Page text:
Video-assisted learning is becoming increasingly common. In fact, our own research has shown that the majority of teachers use videos as an educational tool at least occasionally. However, certain challenges keep coming up. Teachers have difficulty finding and curating appropriate video content. Luckily, we have a handy list of both free and premium video resources for you below.
Continue reading for tips and tricks that will bring your video-assisted learning to the next level. Or go straight to myViewBoard Clips for an educational video solution.
Effectively using educational videos could become a large burden or blessing to teachers. From our recent whitepaper Video-Assisted Learning Insights: The Struggle for Teachers to Access Video Content, we have found that an incredible 96% of teachers surveyed are using videos in their classrooms. Educational videos are absolutely a part of today’s lesson plans but to use them effectively is not an easy task.
3 Insights on the Educational Video Use by Teachers
1. Videos are not replacing entire lessons but used to stimulate discussion and liven up lessons. Teachers report that the length of videos preferred is generally 2 to 10 minutes according to 79% of teachers surveyed.
2. Teachers are also not abusing the use of videos as a form of reward or entertainment for students. Eighty-four percent of teachers said they only use videos strictly or mostly related to the curriculum being taught.
3. In addition, 90% of teachers are using videos to engage students by asking them questions to encourage participation in the classroom.
3 Problems with Educational Video Identified by Teachers
Although teachers have identified videos as an important educational teaching tool, we have also identified many problems and bottlenecks:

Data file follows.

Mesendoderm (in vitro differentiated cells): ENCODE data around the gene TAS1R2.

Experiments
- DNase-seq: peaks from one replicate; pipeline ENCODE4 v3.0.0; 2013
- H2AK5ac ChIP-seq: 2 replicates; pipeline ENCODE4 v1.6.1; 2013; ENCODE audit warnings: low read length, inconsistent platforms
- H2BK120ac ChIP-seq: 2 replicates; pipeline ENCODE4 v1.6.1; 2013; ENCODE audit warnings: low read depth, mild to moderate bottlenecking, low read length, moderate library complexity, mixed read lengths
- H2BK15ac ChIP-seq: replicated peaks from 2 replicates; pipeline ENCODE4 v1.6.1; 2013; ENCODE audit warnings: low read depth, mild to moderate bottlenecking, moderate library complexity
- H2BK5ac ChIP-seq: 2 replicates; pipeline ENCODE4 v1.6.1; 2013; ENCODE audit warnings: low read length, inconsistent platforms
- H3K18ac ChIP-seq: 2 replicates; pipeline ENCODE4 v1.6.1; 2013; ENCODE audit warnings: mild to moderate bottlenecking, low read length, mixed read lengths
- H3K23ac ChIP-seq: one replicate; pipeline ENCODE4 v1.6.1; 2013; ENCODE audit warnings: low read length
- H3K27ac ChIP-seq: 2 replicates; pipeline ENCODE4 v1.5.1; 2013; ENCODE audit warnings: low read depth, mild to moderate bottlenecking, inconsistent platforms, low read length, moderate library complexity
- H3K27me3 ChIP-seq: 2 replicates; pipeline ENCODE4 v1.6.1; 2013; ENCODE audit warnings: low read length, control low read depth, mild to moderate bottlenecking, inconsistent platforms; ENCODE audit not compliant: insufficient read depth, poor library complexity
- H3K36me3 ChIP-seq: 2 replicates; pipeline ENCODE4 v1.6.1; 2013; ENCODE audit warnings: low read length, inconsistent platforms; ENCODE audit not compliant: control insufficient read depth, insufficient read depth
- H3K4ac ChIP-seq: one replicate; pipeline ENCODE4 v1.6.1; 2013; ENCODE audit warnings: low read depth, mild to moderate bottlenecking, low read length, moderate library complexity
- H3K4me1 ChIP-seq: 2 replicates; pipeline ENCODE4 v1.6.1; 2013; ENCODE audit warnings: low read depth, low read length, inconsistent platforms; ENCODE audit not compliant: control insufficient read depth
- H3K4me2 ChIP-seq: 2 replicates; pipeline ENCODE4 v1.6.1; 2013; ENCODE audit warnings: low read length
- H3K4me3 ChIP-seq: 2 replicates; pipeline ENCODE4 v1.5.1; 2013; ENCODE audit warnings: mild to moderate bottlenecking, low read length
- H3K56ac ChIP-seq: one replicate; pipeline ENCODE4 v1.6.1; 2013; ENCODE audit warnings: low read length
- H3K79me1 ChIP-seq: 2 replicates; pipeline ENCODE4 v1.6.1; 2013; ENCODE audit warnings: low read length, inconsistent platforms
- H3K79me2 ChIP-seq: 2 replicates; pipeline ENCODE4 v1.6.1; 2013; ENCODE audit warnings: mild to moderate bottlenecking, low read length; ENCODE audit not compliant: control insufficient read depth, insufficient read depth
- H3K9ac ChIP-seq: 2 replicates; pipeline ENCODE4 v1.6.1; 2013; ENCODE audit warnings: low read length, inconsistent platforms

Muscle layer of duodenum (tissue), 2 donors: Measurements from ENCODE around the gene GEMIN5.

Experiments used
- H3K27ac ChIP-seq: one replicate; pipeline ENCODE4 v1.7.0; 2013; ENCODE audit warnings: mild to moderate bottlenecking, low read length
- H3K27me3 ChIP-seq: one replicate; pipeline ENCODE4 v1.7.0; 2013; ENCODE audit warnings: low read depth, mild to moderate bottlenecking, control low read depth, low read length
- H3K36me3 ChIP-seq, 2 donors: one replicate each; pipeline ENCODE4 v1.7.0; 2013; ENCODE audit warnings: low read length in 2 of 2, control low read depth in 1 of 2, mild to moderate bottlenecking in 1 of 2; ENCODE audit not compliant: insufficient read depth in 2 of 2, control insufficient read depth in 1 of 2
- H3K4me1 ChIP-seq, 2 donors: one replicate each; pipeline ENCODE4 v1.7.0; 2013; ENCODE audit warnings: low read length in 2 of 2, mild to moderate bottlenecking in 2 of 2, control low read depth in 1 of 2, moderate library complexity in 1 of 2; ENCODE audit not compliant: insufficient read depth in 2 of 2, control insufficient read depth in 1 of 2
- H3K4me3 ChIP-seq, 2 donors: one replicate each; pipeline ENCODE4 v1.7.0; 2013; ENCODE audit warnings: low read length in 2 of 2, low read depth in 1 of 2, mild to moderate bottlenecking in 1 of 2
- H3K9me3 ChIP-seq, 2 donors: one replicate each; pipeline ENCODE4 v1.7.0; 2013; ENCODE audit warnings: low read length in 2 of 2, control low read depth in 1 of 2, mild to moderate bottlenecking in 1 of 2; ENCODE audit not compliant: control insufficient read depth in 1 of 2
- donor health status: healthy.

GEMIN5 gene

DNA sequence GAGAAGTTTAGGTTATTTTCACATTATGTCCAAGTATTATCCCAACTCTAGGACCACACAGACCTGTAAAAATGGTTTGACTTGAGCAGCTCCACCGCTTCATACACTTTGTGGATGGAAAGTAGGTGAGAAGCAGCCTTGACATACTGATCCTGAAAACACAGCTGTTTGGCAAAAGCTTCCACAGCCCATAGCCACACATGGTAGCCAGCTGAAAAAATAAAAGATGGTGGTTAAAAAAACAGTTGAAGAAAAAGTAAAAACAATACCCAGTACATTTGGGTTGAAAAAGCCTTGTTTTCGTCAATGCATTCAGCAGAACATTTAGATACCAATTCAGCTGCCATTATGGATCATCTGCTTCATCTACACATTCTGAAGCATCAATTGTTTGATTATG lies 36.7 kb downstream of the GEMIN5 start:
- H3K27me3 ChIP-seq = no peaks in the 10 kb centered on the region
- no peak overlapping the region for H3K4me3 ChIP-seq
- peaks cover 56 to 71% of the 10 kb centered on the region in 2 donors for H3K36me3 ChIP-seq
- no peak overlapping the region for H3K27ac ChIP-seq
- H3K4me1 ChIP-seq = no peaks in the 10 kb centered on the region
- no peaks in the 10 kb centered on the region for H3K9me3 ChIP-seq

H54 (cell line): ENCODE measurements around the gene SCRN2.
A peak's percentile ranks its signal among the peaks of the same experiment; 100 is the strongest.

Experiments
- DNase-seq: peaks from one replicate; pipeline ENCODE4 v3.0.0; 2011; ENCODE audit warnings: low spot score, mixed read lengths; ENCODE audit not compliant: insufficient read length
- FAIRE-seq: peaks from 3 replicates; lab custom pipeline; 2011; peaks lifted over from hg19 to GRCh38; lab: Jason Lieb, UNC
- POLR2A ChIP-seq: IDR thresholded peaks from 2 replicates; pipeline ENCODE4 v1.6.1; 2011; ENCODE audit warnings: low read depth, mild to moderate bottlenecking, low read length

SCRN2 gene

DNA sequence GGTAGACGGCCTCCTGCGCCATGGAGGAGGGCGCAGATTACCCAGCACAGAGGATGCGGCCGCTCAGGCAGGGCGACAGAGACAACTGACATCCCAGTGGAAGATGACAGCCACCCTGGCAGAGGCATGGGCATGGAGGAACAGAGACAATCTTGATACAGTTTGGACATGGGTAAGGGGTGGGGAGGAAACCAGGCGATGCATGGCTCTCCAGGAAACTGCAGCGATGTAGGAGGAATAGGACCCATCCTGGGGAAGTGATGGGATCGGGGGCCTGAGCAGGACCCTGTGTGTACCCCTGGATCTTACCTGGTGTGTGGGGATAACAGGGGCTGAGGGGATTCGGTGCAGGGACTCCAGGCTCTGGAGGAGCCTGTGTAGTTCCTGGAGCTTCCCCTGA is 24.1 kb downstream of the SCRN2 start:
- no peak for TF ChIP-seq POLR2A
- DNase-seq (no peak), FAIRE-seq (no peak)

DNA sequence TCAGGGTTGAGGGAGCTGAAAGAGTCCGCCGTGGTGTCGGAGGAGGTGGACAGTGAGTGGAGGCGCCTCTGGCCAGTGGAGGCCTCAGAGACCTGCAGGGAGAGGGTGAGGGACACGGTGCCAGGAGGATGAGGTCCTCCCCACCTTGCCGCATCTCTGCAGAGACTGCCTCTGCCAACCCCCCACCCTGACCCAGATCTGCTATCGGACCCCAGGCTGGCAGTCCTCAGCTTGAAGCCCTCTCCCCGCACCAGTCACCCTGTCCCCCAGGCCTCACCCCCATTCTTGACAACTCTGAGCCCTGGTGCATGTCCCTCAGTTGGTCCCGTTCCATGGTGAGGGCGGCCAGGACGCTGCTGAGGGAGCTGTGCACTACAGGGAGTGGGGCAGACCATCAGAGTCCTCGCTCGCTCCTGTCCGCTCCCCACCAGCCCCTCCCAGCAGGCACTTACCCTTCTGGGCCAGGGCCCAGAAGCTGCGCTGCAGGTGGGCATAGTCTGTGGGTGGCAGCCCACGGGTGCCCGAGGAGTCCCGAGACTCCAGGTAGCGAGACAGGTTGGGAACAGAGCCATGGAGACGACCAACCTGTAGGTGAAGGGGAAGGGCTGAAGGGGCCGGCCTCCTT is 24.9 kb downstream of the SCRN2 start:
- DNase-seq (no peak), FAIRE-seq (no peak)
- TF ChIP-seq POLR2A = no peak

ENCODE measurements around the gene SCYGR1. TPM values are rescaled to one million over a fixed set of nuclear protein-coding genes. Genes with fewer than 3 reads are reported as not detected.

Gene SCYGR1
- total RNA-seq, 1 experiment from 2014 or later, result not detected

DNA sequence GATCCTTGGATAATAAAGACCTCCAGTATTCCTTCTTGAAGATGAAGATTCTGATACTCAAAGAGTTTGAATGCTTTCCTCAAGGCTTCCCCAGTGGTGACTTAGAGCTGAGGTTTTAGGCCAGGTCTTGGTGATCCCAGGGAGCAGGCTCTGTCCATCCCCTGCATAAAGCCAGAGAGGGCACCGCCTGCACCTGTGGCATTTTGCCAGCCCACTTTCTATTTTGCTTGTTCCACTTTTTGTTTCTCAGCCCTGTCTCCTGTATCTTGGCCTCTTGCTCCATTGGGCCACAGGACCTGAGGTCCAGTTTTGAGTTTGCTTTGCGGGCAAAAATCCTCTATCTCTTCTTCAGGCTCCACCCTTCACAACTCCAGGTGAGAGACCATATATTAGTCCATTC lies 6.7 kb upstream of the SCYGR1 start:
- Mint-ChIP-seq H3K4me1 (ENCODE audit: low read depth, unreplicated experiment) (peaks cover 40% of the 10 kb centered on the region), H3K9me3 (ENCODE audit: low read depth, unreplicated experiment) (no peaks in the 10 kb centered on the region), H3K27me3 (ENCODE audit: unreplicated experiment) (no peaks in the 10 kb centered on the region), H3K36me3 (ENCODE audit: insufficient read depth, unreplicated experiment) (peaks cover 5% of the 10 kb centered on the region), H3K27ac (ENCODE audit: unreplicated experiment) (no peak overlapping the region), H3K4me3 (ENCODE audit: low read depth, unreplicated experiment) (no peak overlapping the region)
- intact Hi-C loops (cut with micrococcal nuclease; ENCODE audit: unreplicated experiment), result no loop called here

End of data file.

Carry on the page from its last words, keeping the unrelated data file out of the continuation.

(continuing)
1. Quality, inappropriate content, advertisement, and copyrights from free Internet resources: Eighty-four percent of teachers reported that they use YouTube and 61% of teachers actively search Google for websites to find the videos they need.
2. Blocked Internet access and websites: Another 30% of teachers reported they have a hard time accessing videos saying that their school’s blocks or limits access to the internet and certain websites.
3. Time to prepare: Teachers are also struggling with their current workload and time management. Over 60% of teachers report feeling frustrated sometimes in their search for the right educational videos.
Take a look at 5 Myths About Video Learning to learn more about problems and misconceptions around video learning.
4 Key Aspects Teachers Are Looking for in an Educational Video Solution
Our survey identified four key aspects teachers want from an educational video platform. The solution teachers want needs to:
1. Provide video suggestions (71%) – Recommend content that would match the search inquiry
2. Ability to organize (67%) – Permit teachers to organize videos into groups and store videos
3. Ability to edit (62%) – Allow teachers to edit videos such as shortening, cutting, dubbing, etc.
4. Ability to share (56%) – Permit teachers to share videos without worry over copyrights
6-step Guide: How to Use Educational Videos Effectively
Considering the insights identified in our whitepaper we recommend that teachers follow a guideline when using videos in their lesson planning:
1. Identify the main topic of the lesson and draft the presentation outline
2. Take notes of key points and resources that may help emphasize the learning outcome wanted. Choose from the following resource types:
- Text (textbook sections, quotes, definitions, etc.)
- Graphics (drawings, pictures, illustrations, etc.)
- Videos(animations, news clips, documentaries, etc.)
- Personal stories and examples
- Quotes and examples from peers
3. For videos specifically began with:
- Note the learning outcomes sought and the audience/students’ needs
- Note the ideal video source, video type, and length.
- Consider the constraints you may have within the lesson to deliver the video successfully such as available time, technology, and classroom design.